The mobile background this month is from Lone Pine as well Click here to download October’s Mobile Wallpaper.

Black Mountain Cycles Keeps Point Reyes Rollin’

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Black Mountain Cycles Keeps Point Reyes Rollin’

There are bike shops and there are bike show rooms, with the latter focusing on merchandising and the former on service. While there are permutations on the two, I really enjoy walking through the doors of a service shop. It’s something about the aromatic experience of chain lube and tires that makes me feel at ease, especially when it’s not my local shop. All it takes is a smiling face to make the environment welcoming. Luckily, at Black Mountain Cycles, that’s exactly what they’re selling: a welcoming and service-minded environment. In a place like Point Reyes, with a population of around 400, there are very few actual locals, so the owner of Black Mountain Cycles, Mike Varley prides himself in making everyone feel at home.

We’re Back!

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We’re Back!

… and there are a whole ton of photos to sort through and share this week, so stay tuned. I hope everyone (in the USA anyway) had a great Labor Day weekend! While we compile everything for a Gallery later today, check out our Instagram for some sneak peeks.

Enjoy the Weekend!

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Enjoy the Weekend!

We had a killer time in Owens Valley last weekend, but this weekend we’re laying low in Los Angeles. What are your plans? Who’s doing Dirty Kanza?

David’s Ritchey Logic with Ultegra

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David’s Ritchey Logic with Ultegra

The Ritchey Logic is one of the cleanest-looking steel road framesets on the market, ATMO. With classic lines, and standard tubing profiles, it has all the looks of a vintage road bike with the performance of modern steel, all with a carbon fork. I’ve seen many fine examples of these affordable frames built up over the years, but David‘s is one of my favorites. Built with Ultegra and Ritchey Super Logic Zeta wheels, David’s kept it lightweight and nimble, perfect for the crushing road climbs this cycling sadist enjoys on the regular.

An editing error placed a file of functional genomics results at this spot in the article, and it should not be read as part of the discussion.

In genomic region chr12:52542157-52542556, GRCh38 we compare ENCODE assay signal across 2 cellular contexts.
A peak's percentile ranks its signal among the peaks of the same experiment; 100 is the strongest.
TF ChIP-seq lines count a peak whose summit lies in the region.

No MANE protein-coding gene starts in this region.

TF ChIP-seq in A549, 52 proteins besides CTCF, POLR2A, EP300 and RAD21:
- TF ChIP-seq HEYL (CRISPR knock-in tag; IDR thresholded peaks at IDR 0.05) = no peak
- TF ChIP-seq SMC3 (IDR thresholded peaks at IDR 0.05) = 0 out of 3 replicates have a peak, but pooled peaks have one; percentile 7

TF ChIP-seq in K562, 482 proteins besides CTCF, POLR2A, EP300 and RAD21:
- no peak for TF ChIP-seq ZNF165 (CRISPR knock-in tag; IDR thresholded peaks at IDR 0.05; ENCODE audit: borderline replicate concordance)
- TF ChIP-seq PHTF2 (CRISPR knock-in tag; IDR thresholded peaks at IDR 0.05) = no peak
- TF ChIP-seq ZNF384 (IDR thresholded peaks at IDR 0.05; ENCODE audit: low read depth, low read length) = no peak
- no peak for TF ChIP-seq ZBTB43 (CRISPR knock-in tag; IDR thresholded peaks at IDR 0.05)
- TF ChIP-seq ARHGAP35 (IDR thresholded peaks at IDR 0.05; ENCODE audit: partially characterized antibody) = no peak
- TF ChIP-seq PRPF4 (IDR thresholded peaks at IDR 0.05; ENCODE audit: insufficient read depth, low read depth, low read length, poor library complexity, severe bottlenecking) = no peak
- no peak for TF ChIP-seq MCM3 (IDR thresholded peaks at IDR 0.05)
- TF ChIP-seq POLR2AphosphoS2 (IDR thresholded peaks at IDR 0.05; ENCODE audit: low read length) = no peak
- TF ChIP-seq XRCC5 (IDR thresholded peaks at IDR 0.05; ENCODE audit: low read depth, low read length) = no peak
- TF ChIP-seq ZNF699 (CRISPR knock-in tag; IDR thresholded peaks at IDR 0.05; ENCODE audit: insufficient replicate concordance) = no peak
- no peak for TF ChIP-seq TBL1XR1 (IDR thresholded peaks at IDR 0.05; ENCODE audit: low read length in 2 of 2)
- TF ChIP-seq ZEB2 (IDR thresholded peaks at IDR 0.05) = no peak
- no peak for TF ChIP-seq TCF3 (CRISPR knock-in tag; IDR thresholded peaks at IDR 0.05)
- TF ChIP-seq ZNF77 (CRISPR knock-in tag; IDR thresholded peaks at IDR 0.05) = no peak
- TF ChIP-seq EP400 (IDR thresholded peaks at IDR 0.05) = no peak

“The top is just around this bend…”

I’ve heard it many times. David’s enthusiasm for road exploration brought all of us on the Clouds to Cactus ride last year and at the recent Team Dream shoot in the Eastern Sierra, his love for stupid hard routes had him already pining for more exploration. Without a doubt, this bike will bring David places and most importantly, back home in one piece.

The Radavist 2017 Calendar: April

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The Radavist 2017 Calendar: April

This is the fourth layout of the Radavist 2017 Calendar, entitled “Sun to Snow” Shot with a Canon 1DX and a 70-200mm in Owens Valley, CA

This time of year, the backdrops along many of California’s sunny roads tell a different tale.

For a high-res JPG, suitable for print and desktop wallpaper*, right click and save link as – The Radavist 2017 Calendar – April. Please, this photo is for personal use only!
(*set background to white and center for optimal coverage)

The mobile background this month the same road, from a different angle. Click here to download April’s Mobile Wallpaper.

Santa Cruz Views

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Santa Cruz Views

Northern California has some gems for sure, but without a doubt, Santa Cruz is my favorite place. With dirt for days and ocean views like this to end a ride, who can complain. It’s been a blast once again. We’ll see ya again soon. Thanks to everyone that made this weekend so memorable.

The Rock Lobster Cup Strikes Back

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The Rock Lobster Cup Strikes Back

Usually the sequel doesn’t stack up to the original, yet the consensus I gathered at the Rock Lobster Cup II was that this year’s event was way harder and way more fun. Or maybe just way harder. Having only raced the sequel, I can’t say for sure, but having not raced ‘cross for two years, It was all I could have asked for and more.